There’s also the minor issue of I can’t afford to buy a LF view camera, along with the lenses, and everything else I need.
I figure I have more than enough photographic gear, and what needs to improve is me, not the gear.
In a way, what you just wrote sounds like my current fascination with shooting my film cameras. Nostalgia… There is no logical reason I can think of for shooting my F4 when I have a D750.
The reason I drive a Mazda MX-5 Miata is because it’s the closest I can get to driving my old 1960 MGA (but without the constant “issues”).
In a few months, maybe I’ll be over and done with this, but yes, I enjoy doing it. I can have just as much fun with a $300 (today, $2000 20 years ago) F4, as with a $7,000 new camera. And all that changes from last year’s $7,000 model is the electronics.
…and if I’m going to shoot film, unless film cameras take off like vinyl, what used to be top-of-the-line cameras are very affordable, if others catch on.
(My digital cameras aren’t going anywhere - I’m sure there will be lots of times when I select them over film. Instant gratification, instant email, instant posting… and with help from so many people here, I can now get quite reasonable results!)
(I don’t have clients, I don’t have deadlines, I have all the time in the world, and with Covid keeping me home so much, I am thoroughly involved in photography. And I can’t wait to get back to India!!!)
That is a lovely, spectacular, beautiful photo!!!
I love everything about this photo, the QE2, the boats alongside it, the sky, the background - STUNNING!!!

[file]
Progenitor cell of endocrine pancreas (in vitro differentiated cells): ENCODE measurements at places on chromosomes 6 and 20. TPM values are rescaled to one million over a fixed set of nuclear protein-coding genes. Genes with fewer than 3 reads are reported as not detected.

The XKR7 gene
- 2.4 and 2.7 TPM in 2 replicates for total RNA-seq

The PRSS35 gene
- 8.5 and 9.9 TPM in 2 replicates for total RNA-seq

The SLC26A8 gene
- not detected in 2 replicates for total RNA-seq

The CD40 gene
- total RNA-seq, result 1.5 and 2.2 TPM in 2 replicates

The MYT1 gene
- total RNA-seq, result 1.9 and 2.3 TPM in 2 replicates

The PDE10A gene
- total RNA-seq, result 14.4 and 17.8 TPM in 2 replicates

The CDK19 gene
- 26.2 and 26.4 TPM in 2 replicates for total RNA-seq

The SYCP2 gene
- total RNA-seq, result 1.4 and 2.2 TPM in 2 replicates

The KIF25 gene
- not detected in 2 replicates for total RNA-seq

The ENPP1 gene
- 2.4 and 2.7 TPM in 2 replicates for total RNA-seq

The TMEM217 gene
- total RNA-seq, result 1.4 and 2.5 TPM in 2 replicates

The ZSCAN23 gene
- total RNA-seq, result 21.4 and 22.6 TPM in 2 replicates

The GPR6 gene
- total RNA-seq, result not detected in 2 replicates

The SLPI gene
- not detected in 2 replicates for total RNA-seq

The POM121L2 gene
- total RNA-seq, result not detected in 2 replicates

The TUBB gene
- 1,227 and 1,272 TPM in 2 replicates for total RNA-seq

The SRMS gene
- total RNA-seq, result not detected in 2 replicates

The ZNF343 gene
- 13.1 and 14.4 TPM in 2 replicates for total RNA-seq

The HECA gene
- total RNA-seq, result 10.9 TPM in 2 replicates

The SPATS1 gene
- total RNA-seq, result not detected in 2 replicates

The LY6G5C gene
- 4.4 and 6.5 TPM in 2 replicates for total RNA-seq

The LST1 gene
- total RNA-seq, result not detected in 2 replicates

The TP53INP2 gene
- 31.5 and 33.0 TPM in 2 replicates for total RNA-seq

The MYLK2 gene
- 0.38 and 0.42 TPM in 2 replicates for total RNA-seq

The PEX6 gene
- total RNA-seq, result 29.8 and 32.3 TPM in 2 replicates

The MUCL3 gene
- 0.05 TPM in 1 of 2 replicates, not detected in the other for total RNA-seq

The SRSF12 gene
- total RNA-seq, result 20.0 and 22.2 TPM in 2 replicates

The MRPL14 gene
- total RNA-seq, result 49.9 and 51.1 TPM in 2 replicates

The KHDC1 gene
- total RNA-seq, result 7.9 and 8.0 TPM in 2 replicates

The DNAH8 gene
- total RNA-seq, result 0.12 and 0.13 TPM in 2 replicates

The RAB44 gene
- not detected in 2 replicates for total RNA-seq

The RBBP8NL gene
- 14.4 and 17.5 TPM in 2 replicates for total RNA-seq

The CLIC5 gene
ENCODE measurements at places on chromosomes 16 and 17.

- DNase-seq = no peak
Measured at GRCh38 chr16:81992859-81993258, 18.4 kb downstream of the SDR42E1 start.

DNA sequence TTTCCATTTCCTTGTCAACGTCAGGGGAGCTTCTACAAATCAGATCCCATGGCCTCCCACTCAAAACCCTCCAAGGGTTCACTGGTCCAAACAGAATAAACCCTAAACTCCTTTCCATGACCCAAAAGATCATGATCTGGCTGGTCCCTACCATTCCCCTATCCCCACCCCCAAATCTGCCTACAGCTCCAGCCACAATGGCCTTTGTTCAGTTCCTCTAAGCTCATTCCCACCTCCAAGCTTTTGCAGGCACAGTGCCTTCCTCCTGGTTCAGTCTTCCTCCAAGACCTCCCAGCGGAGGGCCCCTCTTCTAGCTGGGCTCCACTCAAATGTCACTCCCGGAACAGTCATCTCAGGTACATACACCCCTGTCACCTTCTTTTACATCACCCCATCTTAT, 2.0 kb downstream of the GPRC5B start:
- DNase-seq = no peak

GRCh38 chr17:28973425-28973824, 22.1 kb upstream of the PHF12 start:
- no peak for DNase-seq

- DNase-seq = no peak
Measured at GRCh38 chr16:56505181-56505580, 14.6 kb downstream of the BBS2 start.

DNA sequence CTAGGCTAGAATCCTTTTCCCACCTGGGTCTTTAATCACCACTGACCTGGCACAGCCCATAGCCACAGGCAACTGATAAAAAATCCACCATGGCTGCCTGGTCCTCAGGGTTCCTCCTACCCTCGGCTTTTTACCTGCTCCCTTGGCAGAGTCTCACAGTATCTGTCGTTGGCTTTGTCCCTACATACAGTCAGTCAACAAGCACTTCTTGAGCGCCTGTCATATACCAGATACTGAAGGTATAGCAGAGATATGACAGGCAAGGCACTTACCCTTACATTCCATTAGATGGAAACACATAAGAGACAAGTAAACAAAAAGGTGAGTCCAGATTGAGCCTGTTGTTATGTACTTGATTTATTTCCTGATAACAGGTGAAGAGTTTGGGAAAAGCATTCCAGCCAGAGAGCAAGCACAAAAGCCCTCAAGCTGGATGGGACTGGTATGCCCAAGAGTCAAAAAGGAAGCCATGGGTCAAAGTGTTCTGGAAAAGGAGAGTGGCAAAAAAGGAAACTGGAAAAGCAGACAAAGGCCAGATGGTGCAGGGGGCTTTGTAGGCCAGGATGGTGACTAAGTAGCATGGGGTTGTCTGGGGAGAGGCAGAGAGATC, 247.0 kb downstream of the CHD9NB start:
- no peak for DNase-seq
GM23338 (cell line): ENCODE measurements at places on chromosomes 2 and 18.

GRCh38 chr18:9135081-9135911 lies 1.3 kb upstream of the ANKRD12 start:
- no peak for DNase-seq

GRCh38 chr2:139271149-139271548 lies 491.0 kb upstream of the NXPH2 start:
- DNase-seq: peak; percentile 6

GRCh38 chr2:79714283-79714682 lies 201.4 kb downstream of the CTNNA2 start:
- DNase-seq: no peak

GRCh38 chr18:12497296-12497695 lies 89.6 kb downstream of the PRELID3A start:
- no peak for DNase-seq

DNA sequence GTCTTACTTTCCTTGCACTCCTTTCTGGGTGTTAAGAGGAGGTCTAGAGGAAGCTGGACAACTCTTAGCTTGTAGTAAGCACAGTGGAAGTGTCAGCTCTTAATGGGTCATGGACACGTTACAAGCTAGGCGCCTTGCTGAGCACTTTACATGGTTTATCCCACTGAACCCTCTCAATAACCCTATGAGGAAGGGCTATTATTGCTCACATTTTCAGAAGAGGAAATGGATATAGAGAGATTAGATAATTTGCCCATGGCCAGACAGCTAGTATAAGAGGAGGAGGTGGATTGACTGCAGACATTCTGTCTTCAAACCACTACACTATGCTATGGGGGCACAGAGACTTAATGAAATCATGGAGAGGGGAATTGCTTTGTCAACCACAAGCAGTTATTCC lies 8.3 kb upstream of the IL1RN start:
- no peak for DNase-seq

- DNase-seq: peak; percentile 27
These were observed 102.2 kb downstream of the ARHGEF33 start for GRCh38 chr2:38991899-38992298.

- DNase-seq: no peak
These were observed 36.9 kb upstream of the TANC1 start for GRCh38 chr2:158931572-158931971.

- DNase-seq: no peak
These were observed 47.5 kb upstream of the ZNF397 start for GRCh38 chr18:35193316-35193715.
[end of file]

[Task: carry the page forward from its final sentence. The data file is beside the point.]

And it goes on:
I guess it’s too large an image to even post online…
I never forgot what I had read long ago about “Genuine Fractals”. Do you know if the original software is still available? I suggested the hospital I volunteer at buy the software many years ago, and I think they were overwhelmingly impressed. Back then, as I recall, I couldn’t afford it. Maybe I still can’t afford it, I dunno.
Even without that technical ability, I love the photo, with the city at the left, the ship at the right, and that awesome cloud. How did you stitch the five shots together?
It is still available ON1 Resize 2021 – ON1
Well, the current version is €73,07
Back then (2004) I used Photoshop CS3.
If I need stitching nowadays, I use Affinity Photo. Here’s a 22 shot stitch taken with a Nikon D200 on a Manfrotto panoramic head
That’s a 97Mpx image without resizing. Here’s a screenshot of a detail at 100%
I could ask lots of questions, but the detail speaks for itself regarding stitching. This also looks much sharper than the 100% shot of the QE2.
There are lots of programs that claim to do a re-size. Genuine Fractals did a superb job. Is ON1 Resize 2021 the same as Genuine Fractals long ago? I don’t see how they could have improved it much, compared to the original - just as the “free” version of Nik Collection is just as good as the version DxO is now selling for lots of $$. Maybe I’m wrong.
(I don’t need to resize photos now, but when I get back to India they want to do it to my photos quite often. If they haven’t lost track of it, I think they still use the original Genuine Fractals I suggested they buy.)
I’m no longer sure of anything regarding image quality, but both my Leica M10 and my Nikon D750 have 24 megapixel sensors. I suspect that for a 24x36mm sensor, diffraction might limit me more than the number of pixels. I love your images, but for me, my limit is a full-size image posted on Smugmug. I assume this also requires a rock-steady tripod, a cable release, and a very good (=expensive) lens. I think my Leica lenses are the sharpest lenses I own - every time I’ve done a comparison, my 1960’s Leica lens image was better than the same image from one of my much newer Nikon Lenses. The detail in your 100% shot looks better than anything I have yet been able to do.